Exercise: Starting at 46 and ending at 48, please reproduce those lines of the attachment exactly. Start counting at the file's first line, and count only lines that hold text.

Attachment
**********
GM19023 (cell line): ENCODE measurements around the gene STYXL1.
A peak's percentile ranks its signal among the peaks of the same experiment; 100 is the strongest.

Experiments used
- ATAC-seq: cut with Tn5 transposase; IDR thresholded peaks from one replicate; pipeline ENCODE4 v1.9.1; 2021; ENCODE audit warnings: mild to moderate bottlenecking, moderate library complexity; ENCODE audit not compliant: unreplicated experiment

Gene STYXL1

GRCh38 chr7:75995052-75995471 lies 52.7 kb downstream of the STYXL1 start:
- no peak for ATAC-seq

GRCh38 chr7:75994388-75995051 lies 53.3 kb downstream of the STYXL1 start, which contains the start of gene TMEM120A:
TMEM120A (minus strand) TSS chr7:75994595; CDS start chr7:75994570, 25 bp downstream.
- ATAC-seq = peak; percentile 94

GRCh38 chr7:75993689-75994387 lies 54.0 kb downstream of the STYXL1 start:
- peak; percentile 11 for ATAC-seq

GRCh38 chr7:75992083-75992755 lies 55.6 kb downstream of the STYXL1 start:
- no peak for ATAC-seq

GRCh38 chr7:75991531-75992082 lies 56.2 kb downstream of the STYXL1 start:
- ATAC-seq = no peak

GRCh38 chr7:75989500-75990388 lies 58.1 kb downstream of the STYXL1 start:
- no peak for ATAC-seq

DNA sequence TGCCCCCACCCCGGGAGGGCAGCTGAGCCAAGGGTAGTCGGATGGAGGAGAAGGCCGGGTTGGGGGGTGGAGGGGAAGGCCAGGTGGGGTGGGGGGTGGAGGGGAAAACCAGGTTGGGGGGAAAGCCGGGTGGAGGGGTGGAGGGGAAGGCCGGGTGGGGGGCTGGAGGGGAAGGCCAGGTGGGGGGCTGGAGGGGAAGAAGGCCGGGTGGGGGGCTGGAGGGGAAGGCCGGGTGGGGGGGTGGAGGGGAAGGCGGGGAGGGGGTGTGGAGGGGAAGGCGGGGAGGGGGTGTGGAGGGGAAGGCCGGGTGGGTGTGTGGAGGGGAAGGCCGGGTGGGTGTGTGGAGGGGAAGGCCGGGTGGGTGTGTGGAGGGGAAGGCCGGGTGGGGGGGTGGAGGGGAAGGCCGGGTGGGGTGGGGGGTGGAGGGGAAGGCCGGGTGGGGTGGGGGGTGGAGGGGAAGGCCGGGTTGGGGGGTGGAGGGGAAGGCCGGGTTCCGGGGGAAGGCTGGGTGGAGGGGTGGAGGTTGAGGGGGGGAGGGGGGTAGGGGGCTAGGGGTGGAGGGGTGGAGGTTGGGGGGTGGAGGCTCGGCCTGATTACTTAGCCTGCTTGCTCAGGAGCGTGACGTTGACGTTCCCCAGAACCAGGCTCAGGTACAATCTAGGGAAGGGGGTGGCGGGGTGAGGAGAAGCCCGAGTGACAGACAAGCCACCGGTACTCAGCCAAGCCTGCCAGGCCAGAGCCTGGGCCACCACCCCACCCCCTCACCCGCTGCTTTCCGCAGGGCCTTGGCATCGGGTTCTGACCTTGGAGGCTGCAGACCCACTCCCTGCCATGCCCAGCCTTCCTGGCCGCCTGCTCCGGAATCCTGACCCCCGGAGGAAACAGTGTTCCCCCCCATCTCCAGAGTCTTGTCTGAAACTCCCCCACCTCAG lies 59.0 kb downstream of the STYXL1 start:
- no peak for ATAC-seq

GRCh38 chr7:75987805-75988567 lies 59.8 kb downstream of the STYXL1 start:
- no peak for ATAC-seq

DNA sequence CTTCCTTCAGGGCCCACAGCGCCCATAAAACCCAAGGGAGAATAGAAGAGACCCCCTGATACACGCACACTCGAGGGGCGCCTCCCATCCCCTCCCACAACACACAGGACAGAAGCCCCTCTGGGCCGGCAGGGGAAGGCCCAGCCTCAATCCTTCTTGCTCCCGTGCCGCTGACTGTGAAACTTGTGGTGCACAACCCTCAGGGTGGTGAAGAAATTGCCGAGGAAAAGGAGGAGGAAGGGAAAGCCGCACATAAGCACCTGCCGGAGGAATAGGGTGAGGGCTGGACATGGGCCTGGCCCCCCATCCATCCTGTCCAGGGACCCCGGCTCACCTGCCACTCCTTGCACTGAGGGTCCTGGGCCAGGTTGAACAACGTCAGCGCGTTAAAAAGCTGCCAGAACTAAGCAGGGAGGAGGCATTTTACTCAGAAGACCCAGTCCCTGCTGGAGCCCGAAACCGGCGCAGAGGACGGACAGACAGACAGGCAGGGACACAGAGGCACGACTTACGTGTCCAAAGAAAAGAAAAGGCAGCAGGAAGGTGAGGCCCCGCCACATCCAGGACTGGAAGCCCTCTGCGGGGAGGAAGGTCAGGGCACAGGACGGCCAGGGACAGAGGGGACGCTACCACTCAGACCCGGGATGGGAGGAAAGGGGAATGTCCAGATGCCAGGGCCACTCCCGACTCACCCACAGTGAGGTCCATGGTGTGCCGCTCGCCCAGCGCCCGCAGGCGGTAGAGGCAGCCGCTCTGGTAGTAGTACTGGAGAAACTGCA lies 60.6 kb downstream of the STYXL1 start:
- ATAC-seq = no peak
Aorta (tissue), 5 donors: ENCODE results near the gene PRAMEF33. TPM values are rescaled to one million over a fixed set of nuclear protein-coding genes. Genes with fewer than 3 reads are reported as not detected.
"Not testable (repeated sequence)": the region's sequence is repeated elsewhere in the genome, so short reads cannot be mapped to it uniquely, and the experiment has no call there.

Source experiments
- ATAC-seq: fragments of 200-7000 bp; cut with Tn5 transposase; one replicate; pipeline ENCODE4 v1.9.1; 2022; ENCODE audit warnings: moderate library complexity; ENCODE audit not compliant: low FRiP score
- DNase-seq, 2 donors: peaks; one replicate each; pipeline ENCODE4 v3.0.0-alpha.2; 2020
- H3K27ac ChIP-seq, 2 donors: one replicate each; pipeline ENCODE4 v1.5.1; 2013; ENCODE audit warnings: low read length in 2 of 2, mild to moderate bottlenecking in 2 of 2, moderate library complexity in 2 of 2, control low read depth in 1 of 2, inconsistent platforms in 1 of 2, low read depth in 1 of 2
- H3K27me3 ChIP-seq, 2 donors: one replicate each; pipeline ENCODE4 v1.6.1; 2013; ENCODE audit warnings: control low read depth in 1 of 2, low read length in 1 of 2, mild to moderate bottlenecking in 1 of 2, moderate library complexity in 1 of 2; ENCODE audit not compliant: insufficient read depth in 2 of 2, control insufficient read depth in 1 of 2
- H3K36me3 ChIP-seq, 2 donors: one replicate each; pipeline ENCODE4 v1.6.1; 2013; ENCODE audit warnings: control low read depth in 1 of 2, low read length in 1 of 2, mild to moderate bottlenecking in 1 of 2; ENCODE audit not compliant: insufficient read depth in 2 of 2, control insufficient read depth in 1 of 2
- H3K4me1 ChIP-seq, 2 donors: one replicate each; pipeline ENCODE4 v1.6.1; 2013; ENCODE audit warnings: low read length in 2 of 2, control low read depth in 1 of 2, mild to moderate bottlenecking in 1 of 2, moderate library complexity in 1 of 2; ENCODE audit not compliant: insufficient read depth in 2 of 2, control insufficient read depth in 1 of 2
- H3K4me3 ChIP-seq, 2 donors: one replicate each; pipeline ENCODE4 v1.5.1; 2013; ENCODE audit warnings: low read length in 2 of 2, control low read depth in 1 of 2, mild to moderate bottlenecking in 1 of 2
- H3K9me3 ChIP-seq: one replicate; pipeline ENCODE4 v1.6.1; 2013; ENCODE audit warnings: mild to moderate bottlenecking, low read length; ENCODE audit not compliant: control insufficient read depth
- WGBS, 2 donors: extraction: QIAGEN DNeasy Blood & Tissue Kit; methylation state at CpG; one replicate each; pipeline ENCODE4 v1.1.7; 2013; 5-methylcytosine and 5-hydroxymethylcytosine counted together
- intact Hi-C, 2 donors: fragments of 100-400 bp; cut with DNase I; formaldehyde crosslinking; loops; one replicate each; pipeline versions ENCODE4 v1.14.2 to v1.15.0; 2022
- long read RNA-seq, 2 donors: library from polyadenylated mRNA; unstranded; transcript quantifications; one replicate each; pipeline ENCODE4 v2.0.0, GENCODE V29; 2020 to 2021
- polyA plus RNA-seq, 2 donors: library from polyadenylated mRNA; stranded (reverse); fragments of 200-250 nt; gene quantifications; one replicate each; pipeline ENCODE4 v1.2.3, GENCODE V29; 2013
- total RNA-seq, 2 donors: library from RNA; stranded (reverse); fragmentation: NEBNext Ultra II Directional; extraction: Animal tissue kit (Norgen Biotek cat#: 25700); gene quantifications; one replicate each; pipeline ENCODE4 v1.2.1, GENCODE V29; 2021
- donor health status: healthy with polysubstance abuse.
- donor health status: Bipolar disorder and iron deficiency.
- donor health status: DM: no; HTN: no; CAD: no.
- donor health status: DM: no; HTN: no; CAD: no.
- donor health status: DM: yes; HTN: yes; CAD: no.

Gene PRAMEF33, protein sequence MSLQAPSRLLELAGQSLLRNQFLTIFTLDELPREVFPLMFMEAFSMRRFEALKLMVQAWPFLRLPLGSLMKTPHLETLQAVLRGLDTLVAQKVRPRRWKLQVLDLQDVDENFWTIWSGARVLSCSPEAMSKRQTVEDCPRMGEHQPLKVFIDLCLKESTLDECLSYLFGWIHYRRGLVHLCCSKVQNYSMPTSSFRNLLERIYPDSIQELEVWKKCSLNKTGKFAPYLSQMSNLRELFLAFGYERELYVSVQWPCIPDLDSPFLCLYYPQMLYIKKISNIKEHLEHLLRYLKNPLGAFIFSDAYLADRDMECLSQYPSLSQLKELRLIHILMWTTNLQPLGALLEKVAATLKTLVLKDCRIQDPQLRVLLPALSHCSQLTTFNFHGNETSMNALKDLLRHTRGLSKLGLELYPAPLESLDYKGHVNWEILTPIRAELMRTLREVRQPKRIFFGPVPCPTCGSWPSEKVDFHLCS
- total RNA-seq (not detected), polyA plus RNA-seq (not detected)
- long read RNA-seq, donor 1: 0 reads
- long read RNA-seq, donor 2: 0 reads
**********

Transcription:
Gene PRAMEF33, protein sequence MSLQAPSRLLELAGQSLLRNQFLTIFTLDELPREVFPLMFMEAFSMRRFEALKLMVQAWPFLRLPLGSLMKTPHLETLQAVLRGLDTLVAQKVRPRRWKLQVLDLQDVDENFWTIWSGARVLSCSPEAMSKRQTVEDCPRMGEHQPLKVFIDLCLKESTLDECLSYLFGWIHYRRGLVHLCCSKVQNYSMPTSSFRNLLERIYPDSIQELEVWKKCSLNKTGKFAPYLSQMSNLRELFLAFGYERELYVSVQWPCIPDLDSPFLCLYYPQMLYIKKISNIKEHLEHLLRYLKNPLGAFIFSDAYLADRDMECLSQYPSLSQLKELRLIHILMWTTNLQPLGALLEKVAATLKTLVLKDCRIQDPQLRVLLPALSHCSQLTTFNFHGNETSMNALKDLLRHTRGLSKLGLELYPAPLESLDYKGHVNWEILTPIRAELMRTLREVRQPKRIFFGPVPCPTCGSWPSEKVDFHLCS
- total RNA-seq (not detected), polyA plus RNA-seq (not detected)
- long read RNA-seq, donor 1: 0 reads